1001 N Randolph St.
Arlington, VA 22201
26 March 1999
Federal Trade Commission
600 Pennsylvania Avenue, N.W.
Washington, D.C. 20580
US Perspectives on Consumer Protection in
the Global Marketplace - Comment, P994312
This document presents the comments of Ram Avrahami to the FTC
notice requesting for public comments for the Workshop on US Perspectives on Consumer
Protection in the Global Marketplace, scheduled to take place in June 1999. The comments
focus on one suggestion.
Individuals and companies desiring to conduct business from the
USA through the Internet would be required by US law to notify a central public registry
that their domain conducts a business and the valid physical US address of the business.
Connecting a virtual location to a physical one is essential in
preventing and combating fraud and is very important in building consumer confidence to
conduct business with a web site. Self regulatory efforts are slow and too expensive for
most small businesses, while contributing almost nothing against fraud. A minimal and
inexpensive registration is a low burden for legitimate businesses and is in line with
current registration requirements. An American registration over business conducted from
the US will provide an example for other countries and a natural framework for
1) The US can not enforce its guidelines on other countries, nor
can they enforce their laws in the US. A stable long term solution will evolve when most
countries will enact similar laws and will cooperate on cross border disputes. A natural
example is police cooperation on issues of crime. While the criminal code is different in
every country, they are similar in principle (murders, theft and most major crimes are
illegal everywhere) and enable cooperation in almost all cases. Hence, the safest course
of action is to first find a reasonable framework to deal with American companies and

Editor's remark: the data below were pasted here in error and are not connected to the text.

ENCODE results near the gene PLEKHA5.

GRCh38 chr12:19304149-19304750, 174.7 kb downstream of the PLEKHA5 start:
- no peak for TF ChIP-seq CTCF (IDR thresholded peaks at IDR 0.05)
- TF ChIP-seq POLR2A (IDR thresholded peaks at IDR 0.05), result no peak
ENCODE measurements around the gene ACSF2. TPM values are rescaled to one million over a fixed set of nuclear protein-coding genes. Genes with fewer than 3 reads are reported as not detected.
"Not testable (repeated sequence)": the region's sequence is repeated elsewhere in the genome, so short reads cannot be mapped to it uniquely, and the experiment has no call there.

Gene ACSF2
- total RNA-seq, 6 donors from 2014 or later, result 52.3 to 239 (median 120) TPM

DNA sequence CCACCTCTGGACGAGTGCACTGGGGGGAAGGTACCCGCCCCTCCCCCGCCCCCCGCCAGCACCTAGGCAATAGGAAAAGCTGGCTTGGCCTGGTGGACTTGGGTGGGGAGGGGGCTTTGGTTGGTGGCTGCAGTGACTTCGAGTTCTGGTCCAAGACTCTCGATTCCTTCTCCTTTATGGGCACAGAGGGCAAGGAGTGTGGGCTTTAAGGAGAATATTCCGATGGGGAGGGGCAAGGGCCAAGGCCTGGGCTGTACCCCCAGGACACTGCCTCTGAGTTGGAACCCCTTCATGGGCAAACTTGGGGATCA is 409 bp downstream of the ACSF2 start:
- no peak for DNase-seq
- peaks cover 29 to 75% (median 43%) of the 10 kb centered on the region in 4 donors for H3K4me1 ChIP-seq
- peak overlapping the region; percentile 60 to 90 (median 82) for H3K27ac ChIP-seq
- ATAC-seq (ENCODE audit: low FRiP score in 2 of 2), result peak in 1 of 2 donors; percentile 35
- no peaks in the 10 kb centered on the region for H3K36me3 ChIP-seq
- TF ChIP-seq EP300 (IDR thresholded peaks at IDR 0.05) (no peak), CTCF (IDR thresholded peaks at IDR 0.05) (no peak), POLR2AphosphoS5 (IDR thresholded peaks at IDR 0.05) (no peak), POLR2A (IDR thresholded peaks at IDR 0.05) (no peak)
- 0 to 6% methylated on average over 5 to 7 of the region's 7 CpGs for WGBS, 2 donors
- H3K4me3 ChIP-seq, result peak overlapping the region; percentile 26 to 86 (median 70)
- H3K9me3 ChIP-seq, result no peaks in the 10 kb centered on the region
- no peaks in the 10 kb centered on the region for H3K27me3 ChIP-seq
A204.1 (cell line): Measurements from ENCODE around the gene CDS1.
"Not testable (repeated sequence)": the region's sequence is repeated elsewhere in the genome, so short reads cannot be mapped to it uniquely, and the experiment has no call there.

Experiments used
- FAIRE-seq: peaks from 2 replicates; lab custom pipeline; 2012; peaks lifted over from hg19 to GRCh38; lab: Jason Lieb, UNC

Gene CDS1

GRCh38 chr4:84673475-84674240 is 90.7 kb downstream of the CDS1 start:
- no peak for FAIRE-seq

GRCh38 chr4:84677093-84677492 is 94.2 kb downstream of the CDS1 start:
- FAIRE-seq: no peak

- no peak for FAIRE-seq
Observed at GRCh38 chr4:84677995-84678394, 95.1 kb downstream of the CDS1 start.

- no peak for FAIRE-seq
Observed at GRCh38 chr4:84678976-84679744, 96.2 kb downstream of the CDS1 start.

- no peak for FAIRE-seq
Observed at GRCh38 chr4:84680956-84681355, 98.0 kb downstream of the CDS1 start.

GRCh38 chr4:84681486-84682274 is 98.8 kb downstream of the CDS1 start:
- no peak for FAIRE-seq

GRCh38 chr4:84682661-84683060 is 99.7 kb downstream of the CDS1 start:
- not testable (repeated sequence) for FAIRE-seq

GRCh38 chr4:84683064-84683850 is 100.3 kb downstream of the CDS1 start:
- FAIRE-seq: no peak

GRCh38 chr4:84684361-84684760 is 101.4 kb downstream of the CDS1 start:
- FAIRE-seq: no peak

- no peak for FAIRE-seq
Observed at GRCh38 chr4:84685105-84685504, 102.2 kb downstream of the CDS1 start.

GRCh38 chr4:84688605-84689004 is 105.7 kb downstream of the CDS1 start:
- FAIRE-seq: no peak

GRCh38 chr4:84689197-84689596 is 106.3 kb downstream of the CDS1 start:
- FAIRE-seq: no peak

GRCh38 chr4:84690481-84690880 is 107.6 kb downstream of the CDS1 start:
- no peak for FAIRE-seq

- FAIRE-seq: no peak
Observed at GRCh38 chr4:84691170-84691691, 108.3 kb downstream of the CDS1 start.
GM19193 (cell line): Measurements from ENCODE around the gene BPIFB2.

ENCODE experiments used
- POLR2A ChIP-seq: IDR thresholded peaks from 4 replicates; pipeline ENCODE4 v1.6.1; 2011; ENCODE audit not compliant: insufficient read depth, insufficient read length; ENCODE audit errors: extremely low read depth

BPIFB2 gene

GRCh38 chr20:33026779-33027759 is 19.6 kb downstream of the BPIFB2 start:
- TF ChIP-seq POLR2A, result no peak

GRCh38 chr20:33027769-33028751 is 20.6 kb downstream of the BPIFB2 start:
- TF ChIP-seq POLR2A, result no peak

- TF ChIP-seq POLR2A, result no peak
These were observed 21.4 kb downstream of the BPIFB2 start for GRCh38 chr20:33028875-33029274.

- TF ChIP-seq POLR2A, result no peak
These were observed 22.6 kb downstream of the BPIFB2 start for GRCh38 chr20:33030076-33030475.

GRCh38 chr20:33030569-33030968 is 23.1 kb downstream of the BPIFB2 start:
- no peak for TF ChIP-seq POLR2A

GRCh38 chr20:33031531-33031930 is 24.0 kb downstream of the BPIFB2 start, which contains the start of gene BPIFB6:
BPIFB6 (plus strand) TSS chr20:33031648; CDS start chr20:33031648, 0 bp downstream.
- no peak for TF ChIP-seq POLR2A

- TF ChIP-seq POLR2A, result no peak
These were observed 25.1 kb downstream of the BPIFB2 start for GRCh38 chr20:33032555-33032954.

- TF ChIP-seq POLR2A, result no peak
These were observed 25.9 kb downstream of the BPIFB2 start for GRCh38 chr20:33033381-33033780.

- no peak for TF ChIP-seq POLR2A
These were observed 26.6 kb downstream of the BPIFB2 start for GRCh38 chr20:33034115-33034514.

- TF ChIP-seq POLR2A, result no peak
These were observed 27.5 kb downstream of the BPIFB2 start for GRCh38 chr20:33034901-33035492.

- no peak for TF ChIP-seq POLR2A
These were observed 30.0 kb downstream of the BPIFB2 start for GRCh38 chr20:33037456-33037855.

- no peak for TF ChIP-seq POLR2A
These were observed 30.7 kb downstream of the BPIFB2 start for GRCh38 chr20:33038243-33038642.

individuals by American law, that makes it easy to cooperate with other countries.
2) As the shopping channel moves from retail shops to direct
mailers to telemarketers to internet merchants, it becomes increasingly more difficult for
consumers to assess the validity of the merchant. The reason is that it becomes
increasingly cheaper for merchants (and imposters) to provide the same quality of service
as large corporations. Hence, the major issue in electronic commerce is the authentication
of the merchant.
3) On the other hand, there is no more need to authenticate the
consumer beyond the credit card number and expiration, a system that is already used in
telephone, mail and fax transactions. If the number of valid credit cards becomes too
large, it is possible to simply add another four digits to the cards and reduce the chance
of fraud by a factor of 10,000.
4) Currently, web sites can send any information to consumers,
whether it is correct or not. They can imitate to have any product, name or locale with no
simple way to disprove it. However, whenever consumers approach a web site by themselves
(i.e. not via supplied link), they do confidently know the internet address of the site
that they approached. Furthermore, that address is unique and represents a computer that
has been verifiably connected to the Internet. Thus, the best verification method will
allow consumers to find the identity of the operators of a web site according to its
5) Self regulatory efforts, like TrustE and BBBonline and Online
Privacy Alliance, have barely penetrated the universe of web sites who conduct commerce
through the Internet in their two years of existence. Registration with these bodies is
also expensive for most small businesses, as it requires auditing of the web site. This
barrier will prevent the expansion of these programs beyond the large and established
businesses. Worse, it will not prevent fraudulent activity, as those sites will likely
copy program insignia without permission. Government registration is much cheaper, faster
and more effective, as registration is done under the penalty of perjury.
6) The natural place to place such registration is with InterNIC,
which already has the database of all domains and mechanism to publish the records
(whois). If this location is not feasible, perhaps due to decision to privatize the
InterNIC registry, the FTC should manage the registration database, while private Internet
initiatives will help with efficient dissemination of the information.
I believe that you will find this solution very helpful in
clearing the Internet from fraud and helping to establish confidence in electronic
commerce, starting from the US and spreading to other countries. I would be happy to
expand on this method or other issues as necessary.
Appendix - Ram Avrahami has been
active in consumer protection and the Internet for several years. He has appeared in front
of the FTC and the Department of Commerce in 1997 and 1998 and has been an active member
of the ad-hoc task force investigating Unsolicited Commercial Email in 1998. He has an
undergraduate degree in computers and a graduate degree in business. He is director of The
NAMED, a non-profit consumer privacy protection organization.